When 1917 was announced I was intrigued, but not necessarily 100% on board. I do like war movies when they’re done well and we don’t get many big budget films about World War 1, but I did go off Sam Mendes a bit because of how much I didn’t like Spectre. As the filming process and the release of marketing materials went on though I got more intrigued. Hearing how it was inspired by stories from Mendes’ grandad and his experiences in the trenches showed this was a personal passion project from Mendes and hearing about how it was designed to look like one continuous take intrigued me. Watching the film, I had a powerful, visceral reaction to the film, this being one of the most compelling war films I’ve seen in a long time.
Set in April 1917, the film follows Lance Corporals Blake and Schofield who are tasked with delivering a message across No Man’s Land to call off an attack and if they fail, then 1600 men will die, including Blake’s brother. Now the plot of the film is not the reason to go into this film. Sure it’s compelling and you want to see Blake and Schofield succeed in stopping the attack, but the genius of the film is putting you into the trenches and creating a feel for what it must have been like for the soldiers in World War 1. There is no sense of romanticism anywhere in the film. We see the horrors of the war all the way through, the film showing dozens of men be wounded, scores of bodies in various stages of decay in No Man’s Land and the trenches filled with rats. There’s also a cynicism about the war that pervades the film, with soldiers not sure what day it is and seeing no glory in what’s going on, to others knowing that stopping this attack won’t make much of a difference in the war as a whole, there’ll be another attack soon. As a snapshot of what life in the war must have been like, the film is a triumph. I also think the film does a good job at showing the number of soldiers from throughout the then British Empire that would have fought in the war, creating a strong impression of this being a World War.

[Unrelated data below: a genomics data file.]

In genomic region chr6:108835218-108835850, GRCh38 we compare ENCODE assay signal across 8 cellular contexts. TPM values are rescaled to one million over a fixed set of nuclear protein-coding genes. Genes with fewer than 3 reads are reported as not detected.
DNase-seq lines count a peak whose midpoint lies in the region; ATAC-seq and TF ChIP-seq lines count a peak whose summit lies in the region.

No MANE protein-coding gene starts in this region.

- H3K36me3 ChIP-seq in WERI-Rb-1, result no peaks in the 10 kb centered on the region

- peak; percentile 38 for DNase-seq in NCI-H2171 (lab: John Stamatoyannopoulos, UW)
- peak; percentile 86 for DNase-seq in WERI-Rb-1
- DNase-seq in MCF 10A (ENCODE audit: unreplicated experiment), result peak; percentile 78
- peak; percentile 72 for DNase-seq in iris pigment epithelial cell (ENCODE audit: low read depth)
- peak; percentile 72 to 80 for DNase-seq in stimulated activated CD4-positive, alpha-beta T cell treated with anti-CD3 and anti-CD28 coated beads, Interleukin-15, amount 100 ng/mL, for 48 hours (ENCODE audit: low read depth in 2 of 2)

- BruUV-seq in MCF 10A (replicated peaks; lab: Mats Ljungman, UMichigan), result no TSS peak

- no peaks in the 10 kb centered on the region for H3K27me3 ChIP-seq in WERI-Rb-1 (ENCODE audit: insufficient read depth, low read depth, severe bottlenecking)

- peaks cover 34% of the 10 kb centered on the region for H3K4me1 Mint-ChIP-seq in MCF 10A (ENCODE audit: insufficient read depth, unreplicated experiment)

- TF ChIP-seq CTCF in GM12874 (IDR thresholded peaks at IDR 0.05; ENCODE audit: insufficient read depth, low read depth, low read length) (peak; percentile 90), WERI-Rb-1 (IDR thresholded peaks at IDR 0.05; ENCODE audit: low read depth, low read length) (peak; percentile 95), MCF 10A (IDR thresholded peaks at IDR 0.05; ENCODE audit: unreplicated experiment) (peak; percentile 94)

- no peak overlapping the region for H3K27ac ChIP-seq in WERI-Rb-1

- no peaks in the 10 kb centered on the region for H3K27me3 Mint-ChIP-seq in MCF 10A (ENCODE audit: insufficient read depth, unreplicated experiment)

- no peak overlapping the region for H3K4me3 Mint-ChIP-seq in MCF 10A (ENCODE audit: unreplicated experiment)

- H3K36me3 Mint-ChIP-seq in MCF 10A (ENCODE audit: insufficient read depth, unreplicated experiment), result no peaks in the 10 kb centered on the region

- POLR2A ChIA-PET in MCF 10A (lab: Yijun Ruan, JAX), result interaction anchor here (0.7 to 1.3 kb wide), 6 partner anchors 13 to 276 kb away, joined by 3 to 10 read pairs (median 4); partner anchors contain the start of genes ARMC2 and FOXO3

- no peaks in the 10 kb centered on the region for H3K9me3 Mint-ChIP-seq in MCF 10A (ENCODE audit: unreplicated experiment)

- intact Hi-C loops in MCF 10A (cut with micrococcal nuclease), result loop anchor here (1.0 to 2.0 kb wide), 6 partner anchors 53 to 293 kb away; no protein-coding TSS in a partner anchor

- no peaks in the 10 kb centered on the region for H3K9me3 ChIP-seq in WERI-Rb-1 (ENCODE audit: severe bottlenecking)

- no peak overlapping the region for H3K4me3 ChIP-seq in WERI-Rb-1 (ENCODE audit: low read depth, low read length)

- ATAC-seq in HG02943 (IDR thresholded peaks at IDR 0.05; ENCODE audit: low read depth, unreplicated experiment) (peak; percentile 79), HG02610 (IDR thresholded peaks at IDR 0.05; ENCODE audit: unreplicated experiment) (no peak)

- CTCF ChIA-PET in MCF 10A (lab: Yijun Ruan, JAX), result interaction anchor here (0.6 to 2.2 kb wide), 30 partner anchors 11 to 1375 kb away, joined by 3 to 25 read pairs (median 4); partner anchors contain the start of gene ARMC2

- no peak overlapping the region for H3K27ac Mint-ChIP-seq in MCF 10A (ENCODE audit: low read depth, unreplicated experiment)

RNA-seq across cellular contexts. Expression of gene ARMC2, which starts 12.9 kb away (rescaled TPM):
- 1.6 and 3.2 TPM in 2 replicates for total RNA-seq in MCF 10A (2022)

The performances are solid throughout the film. For most of the film the only people on screen are George MacKay as Schofield and Dean Charles-Chapman as Blake who both do excellent work at showing the stress that both of them are feeling at the mission and whenever they are involved in fights there’s a desperation to everything they do so they can just get it over as quickly as possible. The long takes in the film and the physical nature of the performances also needs to be raised as it must have been exhausting for the two to film every scene in the film and that level of exhaustion comes across on screen and works in building the tension in the film. We also get a great set of British talent in smaller roles, most on screen for a minute or two, their performances helping to build the environment of the trenches. Whilst I don’t want to say much more so I don’t spoil the film, Colin Firth, Mark Strong, Andrew Scott, Benedict Cumberbatch, Richard Madden, Daniel Mays and Justin Edwards help build a sense of gravitas in the film and create an environment in showing the different types of people in the trenches, from the cynics who have just grown numb with war to those who can barely make it through anything before crying from PTSD.
The technical elements of the film are incredibly impressive. As I stated earlier, the main talking point of the film is that Sam Mendes and Roger Deakins shot the film to look like one continuous take. Now in lesser hands this could easily have become a gimmick, a way for Mendes and Deakins to show off their skills (like how I thought the opening of Spectre ended up being a gimmick), but there is a story and thematic purpose for the film being one take. By not leaving Blake and Schofield the film, in a similar way to something like Son of Saul, puts you in the footsteps of the men, allowing you to see the world from their point of view. The long takes and the production design also do a great job at conveying the scale of the trenches and of No Man’s Land, showing the horror of them well and showing the constant danger, whilst also showing the little touches in the Trenches (mainly the signs) that allowed for some form of morale to be boosted. The choreography of the film meanwhile is excellent, allowing for the cinematography to flow naturally, with the use of extras again doing a great job at showing the scale of the war.
Outside of the way the film depicts scale, the editing is excellent in stitching together the long takes to create a coherent shot and creating the feel of the film being in real time. The costume design is a good demonstration of the uniforms that the soldiers in World War 1 wore and the music does an excellent job at building the tension throughout the film, adding to the visceral experience of the film.
Overall, 1917 is an incredible experience, doing an amazing job at dramatising what it must have been like for those in the trenches of World War 1. Through presenting the film as one take and in real time, Sam Mendes and Roger Deakins do an amazing job in showing what life in the trenches was like and the danger of pretty much everything during the way, creating a visceral experience and one of the best films about World War 1.
My Rating: 5/5